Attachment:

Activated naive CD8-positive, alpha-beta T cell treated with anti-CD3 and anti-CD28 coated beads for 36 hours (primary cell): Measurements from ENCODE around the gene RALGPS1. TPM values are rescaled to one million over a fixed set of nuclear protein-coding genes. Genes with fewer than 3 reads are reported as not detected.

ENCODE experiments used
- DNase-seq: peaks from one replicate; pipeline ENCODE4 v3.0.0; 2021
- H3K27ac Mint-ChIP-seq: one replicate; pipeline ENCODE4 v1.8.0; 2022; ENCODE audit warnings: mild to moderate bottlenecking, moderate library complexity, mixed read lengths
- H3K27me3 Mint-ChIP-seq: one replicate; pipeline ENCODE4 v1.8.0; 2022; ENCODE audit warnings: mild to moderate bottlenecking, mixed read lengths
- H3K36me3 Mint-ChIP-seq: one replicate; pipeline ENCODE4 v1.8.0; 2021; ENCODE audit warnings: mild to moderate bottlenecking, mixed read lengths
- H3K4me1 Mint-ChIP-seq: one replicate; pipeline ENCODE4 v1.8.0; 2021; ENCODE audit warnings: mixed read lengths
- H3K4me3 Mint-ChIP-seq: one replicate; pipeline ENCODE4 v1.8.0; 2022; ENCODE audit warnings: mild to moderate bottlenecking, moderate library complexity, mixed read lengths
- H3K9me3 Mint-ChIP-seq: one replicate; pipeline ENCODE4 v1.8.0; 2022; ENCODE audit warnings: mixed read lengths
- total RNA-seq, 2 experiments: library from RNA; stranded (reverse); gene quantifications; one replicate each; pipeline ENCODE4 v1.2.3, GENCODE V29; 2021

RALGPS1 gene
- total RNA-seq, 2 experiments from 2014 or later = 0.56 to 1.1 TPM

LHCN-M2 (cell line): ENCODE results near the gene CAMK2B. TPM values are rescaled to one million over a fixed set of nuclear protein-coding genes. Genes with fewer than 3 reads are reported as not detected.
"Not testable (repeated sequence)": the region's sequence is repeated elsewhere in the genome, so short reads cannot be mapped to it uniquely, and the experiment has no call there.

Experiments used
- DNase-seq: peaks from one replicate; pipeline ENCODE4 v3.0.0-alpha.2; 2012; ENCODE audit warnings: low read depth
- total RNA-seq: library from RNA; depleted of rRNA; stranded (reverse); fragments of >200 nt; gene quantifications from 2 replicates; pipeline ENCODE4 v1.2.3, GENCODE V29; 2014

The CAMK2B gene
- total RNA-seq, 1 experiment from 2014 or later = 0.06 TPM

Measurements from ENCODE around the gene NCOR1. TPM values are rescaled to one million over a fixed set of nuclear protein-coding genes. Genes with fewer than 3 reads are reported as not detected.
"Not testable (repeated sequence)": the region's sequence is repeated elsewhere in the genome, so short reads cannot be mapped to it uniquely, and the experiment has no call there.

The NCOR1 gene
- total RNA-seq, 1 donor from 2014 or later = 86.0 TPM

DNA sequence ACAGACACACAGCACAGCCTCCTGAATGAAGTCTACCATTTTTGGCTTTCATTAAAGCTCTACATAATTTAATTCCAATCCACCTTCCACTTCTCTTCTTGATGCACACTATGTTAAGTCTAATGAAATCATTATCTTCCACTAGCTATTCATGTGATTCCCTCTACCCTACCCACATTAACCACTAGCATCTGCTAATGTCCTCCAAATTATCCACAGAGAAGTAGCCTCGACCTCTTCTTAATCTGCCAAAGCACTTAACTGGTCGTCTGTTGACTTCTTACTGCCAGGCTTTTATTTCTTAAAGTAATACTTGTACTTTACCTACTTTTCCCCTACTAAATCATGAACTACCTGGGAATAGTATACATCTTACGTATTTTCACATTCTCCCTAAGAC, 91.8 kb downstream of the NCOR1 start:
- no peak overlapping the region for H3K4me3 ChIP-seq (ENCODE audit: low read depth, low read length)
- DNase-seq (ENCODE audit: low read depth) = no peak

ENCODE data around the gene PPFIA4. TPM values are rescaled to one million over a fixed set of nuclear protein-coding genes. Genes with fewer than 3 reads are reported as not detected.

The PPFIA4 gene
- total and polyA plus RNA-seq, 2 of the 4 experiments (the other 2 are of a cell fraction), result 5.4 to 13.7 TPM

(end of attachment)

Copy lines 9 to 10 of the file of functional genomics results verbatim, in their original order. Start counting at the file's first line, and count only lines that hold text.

- H3K9me3 Mint-ChIP-seq: one replicate; pipeline ENCODE4 v1.8.0; 2022; ENCODE audit warnings: mixed read lengths
- total RNA-seq, 2 experiments: library from RNA; stranded (reverse); gene quantifications; one replicate each; pipeline ENCODE4 v1.2.3, GENCODE V29; 2021